The linearly ordered group $(\mathbb{Z},+,\le)$ is a counterexample, but that is probably not what the OP had in mind. To give a detailed description of the situation, let us use the following notation:

By a *linearly bi-ordered group* we mean a tuple $(G,\cdot,\le)$ where $(G,\cdot)$ is a group and $\le$ is a linear order on $G$ such that $ac \le bc$ and $ca \le cb$ whenever $a,b,c \in G$ such that $a \le b$. We use the notion *linearly ordered group* as shorthand or *linearly bi-ordered group*.

An *isomorphism* between two linearly ordered groups $(G,\cdot,\le)$ and $(H,\cdot,\le)$ is a group isomorphism $\varphi: (G,\cdot) \to (H,\cdot)$ such that both $\varphi$ and $\varphi^{-1}$ are increasing.

A linearly ordered group $(G,\cdot,\le)$ (whose neutral element we denote by $e$) is called *Archimedean* if, for all $a,b > e$ there exists an integer $n \in \mathbb{N}$ such that $a^n \ge b$.

We call a linear order an a set $S$ *complete* if every non-empty subset of $S$ that is bounded above has a supremum in $S$ (equivalently, every non-empty subset of $S$ that is bounded below has an infimum in $S$). Note that this property is sometimes called *conditionally complete* (instead of *complete*) in the literature.

**Theorem 1.** Let $(G,\cdot,\le)$ be an Archimedean linearly ordered group. Then $(G,\cdot)$ is isomorphic to an ordered subgroup of $(\mathbb{R},+,\le)$ (i.e. a subgroup of $(\mathbb{R},+)$ which carries the order inherited from $\mathbb{R}$). In particular, $(G,\cdot)$ is commutative.

This result can, for instance, be found in Theorem 1 in Section IV.1 of

*Fuchs, L.*, Partially ordered algebraic systems, Oxford-London-New York-Paris: Pergamon Press. IX, 229 p. (1963). ZBL0137.02001.
There, the theorem is attributed to Hölder.

As kindly pointed out by user Alec Rhea in the comments, there is a related result by Hahn which gives a description of all *commutative* linearly ordered groups.

Next we note that linearly ordered groups whose order is complete are automatically Archimedean:

**Theorem 2.** Let $(G,\cdot,\le)$ be a linearly ordered group and assume that the order $\le$ on $G$ is complete. Then $(G,\cdot,\le)$ is Archimedean.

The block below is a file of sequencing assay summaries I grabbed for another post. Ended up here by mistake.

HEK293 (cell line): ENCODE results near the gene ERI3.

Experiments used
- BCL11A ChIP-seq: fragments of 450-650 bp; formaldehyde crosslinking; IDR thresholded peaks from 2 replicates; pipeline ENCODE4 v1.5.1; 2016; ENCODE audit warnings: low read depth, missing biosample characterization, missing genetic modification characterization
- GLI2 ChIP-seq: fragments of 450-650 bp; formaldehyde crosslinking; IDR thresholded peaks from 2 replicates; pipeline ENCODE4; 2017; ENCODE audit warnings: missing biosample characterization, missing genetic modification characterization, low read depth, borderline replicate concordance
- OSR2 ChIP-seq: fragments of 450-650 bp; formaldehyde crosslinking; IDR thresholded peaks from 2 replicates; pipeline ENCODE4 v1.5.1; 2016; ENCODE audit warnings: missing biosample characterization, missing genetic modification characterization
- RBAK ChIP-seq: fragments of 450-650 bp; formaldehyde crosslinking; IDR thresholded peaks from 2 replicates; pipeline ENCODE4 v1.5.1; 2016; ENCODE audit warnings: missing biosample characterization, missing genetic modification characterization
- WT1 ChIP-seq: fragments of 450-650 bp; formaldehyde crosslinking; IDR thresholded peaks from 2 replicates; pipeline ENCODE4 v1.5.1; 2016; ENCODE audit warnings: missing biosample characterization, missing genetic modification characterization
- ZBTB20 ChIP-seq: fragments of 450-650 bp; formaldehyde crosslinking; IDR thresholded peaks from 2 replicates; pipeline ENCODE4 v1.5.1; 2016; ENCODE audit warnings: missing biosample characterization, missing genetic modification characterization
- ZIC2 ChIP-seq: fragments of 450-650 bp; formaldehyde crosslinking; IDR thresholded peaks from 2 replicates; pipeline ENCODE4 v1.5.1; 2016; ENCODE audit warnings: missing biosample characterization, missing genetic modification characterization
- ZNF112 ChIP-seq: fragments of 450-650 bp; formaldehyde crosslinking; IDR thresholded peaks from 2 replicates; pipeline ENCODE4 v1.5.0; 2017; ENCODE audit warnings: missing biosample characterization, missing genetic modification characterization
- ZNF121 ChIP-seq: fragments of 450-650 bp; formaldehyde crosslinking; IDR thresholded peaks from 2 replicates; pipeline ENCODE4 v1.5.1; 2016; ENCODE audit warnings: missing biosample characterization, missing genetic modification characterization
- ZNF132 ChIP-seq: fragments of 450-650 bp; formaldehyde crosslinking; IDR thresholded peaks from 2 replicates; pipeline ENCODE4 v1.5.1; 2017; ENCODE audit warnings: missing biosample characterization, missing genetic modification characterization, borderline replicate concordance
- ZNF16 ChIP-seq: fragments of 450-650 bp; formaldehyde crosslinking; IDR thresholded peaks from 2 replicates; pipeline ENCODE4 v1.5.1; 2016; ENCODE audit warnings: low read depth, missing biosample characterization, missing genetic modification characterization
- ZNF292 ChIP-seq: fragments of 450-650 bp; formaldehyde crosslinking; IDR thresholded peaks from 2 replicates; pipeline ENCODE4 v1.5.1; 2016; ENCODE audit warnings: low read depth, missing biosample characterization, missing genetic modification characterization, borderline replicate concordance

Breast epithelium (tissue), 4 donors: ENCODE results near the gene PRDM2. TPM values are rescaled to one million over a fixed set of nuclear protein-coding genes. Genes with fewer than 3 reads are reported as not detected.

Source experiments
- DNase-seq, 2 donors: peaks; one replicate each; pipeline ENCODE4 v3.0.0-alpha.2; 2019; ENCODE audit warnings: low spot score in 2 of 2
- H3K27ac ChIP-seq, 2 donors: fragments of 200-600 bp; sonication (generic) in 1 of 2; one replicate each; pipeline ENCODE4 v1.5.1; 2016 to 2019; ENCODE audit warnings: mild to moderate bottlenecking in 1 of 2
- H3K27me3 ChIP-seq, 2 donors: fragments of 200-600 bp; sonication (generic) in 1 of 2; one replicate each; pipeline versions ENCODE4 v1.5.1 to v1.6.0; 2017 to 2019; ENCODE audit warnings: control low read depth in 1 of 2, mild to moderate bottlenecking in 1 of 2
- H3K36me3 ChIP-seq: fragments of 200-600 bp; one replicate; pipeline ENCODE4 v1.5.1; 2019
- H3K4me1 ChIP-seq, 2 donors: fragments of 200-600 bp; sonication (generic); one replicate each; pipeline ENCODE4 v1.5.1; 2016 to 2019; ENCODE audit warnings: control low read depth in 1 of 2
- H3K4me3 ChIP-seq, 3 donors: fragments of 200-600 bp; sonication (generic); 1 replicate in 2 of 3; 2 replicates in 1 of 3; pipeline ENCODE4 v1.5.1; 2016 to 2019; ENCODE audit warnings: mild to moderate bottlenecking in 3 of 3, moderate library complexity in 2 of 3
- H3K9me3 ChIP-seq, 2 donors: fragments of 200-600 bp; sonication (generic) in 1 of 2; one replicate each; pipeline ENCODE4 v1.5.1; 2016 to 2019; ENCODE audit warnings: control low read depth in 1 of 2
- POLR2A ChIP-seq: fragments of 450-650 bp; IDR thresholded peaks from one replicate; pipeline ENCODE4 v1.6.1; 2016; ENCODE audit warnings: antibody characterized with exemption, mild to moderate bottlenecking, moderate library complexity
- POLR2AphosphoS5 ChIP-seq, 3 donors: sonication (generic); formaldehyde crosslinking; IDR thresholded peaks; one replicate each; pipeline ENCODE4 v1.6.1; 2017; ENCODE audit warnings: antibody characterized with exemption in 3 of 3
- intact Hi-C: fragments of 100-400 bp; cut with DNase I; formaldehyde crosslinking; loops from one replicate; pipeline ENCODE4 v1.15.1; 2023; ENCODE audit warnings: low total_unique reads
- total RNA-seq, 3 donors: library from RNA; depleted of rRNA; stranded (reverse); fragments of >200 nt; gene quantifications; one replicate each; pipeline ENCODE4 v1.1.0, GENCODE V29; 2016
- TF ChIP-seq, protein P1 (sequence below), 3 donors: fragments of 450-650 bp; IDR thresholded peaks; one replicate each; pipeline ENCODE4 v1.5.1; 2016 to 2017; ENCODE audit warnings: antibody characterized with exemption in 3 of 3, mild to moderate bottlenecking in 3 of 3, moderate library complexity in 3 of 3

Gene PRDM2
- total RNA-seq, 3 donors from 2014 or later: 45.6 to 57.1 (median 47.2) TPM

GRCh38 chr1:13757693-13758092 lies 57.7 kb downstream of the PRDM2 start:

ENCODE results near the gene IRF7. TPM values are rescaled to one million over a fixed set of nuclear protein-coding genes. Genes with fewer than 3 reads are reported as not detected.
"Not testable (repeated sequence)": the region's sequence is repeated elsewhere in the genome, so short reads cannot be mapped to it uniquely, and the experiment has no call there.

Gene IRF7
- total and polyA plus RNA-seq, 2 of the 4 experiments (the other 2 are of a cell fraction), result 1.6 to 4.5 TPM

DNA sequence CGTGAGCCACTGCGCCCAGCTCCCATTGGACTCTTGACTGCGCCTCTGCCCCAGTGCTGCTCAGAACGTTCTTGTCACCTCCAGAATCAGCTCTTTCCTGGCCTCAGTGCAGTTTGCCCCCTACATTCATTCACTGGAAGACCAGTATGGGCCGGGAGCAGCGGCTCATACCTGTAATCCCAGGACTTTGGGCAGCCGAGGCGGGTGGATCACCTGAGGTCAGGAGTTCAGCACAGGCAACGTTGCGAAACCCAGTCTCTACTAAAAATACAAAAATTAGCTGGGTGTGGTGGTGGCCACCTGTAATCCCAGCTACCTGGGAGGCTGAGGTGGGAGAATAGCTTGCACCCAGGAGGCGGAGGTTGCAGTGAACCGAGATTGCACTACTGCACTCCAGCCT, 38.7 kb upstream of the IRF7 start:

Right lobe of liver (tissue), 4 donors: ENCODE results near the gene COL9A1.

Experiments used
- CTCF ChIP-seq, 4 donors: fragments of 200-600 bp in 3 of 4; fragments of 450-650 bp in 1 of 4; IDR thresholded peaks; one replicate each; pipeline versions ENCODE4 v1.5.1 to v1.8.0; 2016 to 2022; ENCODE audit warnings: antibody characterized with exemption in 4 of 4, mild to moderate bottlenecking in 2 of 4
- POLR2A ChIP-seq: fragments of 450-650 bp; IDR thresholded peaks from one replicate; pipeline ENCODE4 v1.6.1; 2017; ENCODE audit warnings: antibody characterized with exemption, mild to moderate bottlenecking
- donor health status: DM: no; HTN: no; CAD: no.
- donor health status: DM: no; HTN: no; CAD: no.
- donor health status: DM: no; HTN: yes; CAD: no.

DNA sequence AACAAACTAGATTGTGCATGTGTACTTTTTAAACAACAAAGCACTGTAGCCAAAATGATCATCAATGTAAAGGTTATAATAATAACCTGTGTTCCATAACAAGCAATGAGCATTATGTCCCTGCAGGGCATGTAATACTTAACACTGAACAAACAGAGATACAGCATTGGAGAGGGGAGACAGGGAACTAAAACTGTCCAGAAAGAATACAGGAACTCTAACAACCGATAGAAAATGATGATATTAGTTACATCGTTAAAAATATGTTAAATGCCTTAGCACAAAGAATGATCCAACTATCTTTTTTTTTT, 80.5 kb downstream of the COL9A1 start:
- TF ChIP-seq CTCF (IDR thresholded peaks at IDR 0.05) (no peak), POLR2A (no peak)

*Proof.* Let $e$ denote the neutral element of $(G,\cdot)$, let $a,b > e$ and assume for a contradiction that $a^n < b$ for all $n \in \mathbb{N}$. Then the set $S := \{a^n: \, n \in \mathbb{N}\}$ has a supremum $s$ in $G$. We have $a^{-1}s < s$, so $a^{-1}s < a^n$ for some $n \in \mathbb{N}$. Consequently, $s < a^{n+1} \le s$, which is a contradiction.

In an earlier version of this post, a more complicated proof of Theorem 2 was given. The above version of the proof was kindly pointed out by user Emil Jeřábek in the comments.

**Remark 3.** Note that the existence of inverse elements is esssential not only for the proof, but also for the validity of Theorem 2. Indeed, the set $[0,\infty) \times [0,\infty)$, endowed with componentwise addition and the lexicographical order, is an example of a linearly ordered semigroup (whose composition operation is strictly monotone in both components) which is order complete but not Archimedean.

By combining Theorems 1 and 2 we arrive at the following corollary which, I think, answers the question of the OP:

**Corollary 4.** Let $(G,\cdot,\le)$ be a linearly ordered group. If the order $\le$ on $G$ is complete, then $(G,\cdot,\le)$ is isomorphic to one of the three linearly ordered groups $(\{0\},+,\le)$, $(\mathbb{Z},+,\le)$ and $(\mathbb{R},+,\le)$.

*Proof.* According to Theorem 2 $(G,\cdot,\le)$ is Archimedean, so it is isomorphic to an ordered subgroup $(H,+,\le)$ of $(\mathbb{R},+,\le)$ due to Theorem 1. If $H$ has only one element, then obviously $H = \{0\}$, so assume that $H$ has at least two elements. Now we distinguish two cases:

*First case: $h_0 := \inf \{h \in H: \, h > 0\} > 0$.* Then it is easy to see that $H = h_0 \mathbb{Z}$, so $(H,+,\le)$ is isomorphic to $(\mathbb{Z},+,\le)$.

*Second case: $\inf \{h \in H: \, h > 0\} = 0$.* Then one readily checks that the set $H$ is dense in $\mathbb{R}$, and the completeness of the order on $H$
implies that $H = \mathbb{R}$. This proves the corollary.

**-- Note on edits made 2018-06-10. --** I rewrote the answer and consolidated the various edits from the previous versions in order to make this post better readable for future visitors. I also incorporated various suggestions by users Alec Rhea, Emil Jeřábek and YCor, so let me thank them for their comments!

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